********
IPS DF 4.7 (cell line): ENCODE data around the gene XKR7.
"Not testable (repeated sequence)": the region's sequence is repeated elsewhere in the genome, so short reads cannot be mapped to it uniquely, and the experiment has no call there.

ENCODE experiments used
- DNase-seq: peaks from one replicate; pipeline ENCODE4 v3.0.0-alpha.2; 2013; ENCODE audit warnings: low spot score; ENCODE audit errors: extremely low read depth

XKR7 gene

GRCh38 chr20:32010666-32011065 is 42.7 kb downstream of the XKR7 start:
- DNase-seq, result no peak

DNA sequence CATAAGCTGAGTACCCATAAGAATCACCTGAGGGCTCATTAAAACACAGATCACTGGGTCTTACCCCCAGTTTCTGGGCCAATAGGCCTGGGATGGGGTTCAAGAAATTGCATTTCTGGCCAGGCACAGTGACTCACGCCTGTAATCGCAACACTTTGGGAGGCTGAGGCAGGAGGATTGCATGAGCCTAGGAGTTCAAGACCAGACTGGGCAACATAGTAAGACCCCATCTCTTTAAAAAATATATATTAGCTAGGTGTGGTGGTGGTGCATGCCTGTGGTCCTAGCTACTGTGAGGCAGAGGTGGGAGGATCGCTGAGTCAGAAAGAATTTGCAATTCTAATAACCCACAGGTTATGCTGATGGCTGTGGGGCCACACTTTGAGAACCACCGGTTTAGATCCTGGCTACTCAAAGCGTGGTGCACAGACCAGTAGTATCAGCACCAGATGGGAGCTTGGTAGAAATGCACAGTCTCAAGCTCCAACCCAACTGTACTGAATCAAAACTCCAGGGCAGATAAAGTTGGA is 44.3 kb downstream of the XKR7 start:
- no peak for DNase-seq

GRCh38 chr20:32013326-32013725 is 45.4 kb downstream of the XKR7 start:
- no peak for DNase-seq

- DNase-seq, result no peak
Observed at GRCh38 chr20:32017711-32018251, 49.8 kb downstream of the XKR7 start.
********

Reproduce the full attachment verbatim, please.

IPS DF 4.7 (cell line): ENCODE data around the gene XKR7.
"Not testable (repeated sequence)": the region's sequence is repeated elsewhere in the genome, so short reads cannot be mapped to it uniquely, and the experiment has no call there.

ENCODE experiments used
- DNase-seq: peaks from one replicate; pipeline ENCODE4 v3.0.0-alpha.2; 2013; ENCODE audit warnings: low spot score; ENCODE audit errors: extremely low read depth

XKR7 gene

GRCh38 chr20:32010666-32011065 is 42.7 kb downstream of the XKR7 start:
- DNase-seq, result no peak

DNA sequence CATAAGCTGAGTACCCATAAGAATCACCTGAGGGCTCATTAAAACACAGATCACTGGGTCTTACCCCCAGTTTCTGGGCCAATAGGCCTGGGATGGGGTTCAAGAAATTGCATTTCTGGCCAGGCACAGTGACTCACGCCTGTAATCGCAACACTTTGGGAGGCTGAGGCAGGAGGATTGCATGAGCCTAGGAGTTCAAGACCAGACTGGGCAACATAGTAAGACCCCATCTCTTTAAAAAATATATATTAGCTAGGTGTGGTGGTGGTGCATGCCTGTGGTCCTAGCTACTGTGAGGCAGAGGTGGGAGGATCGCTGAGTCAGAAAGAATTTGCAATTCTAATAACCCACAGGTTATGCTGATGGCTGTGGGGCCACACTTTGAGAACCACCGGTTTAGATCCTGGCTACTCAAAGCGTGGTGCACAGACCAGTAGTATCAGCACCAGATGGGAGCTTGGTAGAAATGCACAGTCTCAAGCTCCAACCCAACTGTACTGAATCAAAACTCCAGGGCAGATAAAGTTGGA is 44.3 kb downstream of the XKR7 start:
- no peak for DNase-seq

GRCh38 chr20:32013326-32013725 is 45.4 kb downstream of the XKR7 start:
- no peak for DNase-seq

- DNase-seq, result no peak
Observed at GRCh38 chr20:32017711-32018251, 49.8 kb downstream of the XKR7 start.